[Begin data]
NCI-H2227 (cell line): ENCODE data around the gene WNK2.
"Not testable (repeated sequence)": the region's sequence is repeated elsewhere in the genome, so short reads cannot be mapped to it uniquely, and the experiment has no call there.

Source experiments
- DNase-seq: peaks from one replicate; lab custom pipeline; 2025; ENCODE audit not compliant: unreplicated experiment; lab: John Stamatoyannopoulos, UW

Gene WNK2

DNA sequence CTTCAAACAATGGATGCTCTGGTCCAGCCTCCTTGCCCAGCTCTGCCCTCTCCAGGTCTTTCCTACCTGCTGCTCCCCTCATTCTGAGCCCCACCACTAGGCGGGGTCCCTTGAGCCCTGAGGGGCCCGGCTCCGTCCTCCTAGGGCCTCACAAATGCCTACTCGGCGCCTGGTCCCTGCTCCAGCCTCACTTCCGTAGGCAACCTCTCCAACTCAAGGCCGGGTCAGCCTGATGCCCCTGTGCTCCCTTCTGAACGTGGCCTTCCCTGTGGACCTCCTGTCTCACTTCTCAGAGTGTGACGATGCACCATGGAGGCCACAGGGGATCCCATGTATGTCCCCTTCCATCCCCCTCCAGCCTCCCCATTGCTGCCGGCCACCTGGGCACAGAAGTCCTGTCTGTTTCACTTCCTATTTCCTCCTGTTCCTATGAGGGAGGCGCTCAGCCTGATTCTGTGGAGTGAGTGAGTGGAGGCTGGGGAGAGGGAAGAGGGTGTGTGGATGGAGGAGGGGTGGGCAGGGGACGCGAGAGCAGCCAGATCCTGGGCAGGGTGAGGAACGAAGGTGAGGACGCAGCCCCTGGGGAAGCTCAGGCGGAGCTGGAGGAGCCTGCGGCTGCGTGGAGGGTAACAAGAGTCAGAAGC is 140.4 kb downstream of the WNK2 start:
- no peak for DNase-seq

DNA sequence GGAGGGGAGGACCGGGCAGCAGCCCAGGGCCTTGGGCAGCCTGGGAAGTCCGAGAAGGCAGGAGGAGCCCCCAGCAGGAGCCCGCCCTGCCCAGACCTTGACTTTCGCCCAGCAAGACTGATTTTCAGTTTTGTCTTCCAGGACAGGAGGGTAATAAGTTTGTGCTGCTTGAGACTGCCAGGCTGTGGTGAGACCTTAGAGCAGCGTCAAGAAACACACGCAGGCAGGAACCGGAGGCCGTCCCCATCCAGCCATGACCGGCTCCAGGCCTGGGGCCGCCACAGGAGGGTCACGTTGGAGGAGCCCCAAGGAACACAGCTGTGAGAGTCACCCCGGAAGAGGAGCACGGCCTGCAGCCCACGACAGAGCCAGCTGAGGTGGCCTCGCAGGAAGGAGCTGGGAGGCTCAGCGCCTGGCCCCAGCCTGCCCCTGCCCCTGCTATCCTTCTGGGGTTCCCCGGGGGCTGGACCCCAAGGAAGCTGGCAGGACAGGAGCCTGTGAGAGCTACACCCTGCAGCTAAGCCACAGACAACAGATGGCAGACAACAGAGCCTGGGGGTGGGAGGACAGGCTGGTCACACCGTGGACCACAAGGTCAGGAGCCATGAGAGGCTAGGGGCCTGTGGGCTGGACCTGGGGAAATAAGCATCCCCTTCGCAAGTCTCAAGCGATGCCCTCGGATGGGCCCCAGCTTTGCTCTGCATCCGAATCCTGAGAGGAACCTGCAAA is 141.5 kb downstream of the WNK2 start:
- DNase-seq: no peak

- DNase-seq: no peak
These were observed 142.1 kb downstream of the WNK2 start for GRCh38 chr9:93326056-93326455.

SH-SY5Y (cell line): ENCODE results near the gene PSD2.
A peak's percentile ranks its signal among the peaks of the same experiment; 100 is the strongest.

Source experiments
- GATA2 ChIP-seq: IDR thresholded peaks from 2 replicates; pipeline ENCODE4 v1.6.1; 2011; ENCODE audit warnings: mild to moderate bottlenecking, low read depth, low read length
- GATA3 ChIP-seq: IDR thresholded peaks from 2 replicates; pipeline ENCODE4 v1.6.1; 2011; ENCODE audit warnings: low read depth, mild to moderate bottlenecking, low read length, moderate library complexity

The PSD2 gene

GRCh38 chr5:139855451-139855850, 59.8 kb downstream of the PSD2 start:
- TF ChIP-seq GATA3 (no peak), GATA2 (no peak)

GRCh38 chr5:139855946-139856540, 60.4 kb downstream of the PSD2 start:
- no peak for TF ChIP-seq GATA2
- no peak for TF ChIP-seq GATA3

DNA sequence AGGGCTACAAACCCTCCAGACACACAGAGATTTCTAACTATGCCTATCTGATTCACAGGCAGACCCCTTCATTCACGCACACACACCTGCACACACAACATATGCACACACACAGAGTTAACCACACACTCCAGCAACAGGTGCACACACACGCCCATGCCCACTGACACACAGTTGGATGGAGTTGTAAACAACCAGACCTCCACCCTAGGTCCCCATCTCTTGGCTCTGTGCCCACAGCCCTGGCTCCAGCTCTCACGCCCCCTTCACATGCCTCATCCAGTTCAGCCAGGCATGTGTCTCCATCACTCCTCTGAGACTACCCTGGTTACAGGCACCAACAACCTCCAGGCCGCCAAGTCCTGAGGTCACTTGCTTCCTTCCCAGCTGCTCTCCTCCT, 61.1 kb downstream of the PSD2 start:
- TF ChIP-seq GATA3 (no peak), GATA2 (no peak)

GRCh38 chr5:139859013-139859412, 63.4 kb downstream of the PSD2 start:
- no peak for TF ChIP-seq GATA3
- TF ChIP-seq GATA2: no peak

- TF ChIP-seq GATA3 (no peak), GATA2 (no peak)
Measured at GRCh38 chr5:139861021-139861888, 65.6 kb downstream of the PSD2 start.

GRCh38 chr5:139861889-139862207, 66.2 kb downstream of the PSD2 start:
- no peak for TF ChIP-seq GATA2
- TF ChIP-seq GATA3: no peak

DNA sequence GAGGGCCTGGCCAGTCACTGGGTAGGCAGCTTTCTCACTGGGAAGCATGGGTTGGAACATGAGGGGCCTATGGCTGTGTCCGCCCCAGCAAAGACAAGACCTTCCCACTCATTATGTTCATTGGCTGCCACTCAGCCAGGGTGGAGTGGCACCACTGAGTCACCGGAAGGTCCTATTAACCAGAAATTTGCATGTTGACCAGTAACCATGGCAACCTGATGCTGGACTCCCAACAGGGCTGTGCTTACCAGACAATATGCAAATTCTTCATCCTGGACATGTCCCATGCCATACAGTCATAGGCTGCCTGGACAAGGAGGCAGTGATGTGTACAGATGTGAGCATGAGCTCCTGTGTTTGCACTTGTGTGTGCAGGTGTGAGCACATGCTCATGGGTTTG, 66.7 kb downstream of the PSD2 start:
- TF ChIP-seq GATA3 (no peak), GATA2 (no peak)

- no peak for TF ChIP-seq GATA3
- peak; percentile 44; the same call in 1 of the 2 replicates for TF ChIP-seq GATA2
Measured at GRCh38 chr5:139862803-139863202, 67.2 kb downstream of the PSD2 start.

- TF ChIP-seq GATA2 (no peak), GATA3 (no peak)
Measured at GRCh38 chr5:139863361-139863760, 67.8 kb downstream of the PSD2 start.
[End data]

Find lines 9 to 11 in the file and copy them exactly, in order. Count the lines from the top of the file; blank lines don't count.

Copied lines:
- DNase-seq: no peak

- DNase-seq: no peak
These were observed 142.1 kb downstream of the WNK2 start for GRCh38 chr9:93326056-93326455.